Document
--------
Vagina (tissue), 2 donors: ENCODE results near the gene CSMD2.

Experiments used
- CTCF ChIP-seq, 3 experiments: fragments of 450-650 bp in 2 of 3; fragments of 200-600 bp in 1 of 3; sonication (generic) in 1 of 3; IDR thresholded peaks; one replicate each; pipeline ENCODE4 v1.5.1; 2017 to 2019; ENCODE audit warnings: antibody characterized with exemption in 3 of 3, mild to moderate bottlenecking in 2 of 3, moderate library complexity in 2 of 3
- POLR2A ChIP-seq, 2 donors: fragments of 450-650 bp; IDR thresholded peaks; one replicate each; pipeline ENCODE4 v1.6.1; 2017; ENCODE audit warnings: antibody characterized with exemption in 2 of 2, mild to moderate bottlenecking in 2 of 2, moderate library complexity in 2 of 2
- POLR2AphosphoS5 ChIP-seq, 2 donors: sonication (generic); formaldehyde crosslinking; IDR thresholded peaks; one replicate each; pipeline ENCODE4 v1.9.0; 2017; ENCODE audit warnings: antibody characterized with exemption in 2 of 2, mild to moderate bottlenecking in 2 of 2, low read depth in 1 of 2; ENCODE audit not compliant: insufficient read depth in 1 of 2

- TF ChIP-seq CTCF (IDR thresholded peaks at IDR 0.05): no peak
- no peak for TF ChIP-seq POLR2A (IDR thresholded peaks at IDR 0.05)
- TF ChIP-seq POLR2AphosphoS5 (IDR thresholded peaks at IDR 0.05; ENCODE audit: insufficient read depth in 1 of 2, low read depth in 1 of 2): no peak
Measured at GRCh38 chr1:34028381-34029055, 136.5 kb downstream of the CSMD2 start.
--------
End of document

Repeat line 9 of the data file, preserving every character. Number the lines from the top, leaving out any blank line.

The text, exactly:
Measured at GRCh38 chr1:34028381-34029055, 136.5 kb downstream of the CSMD2 start.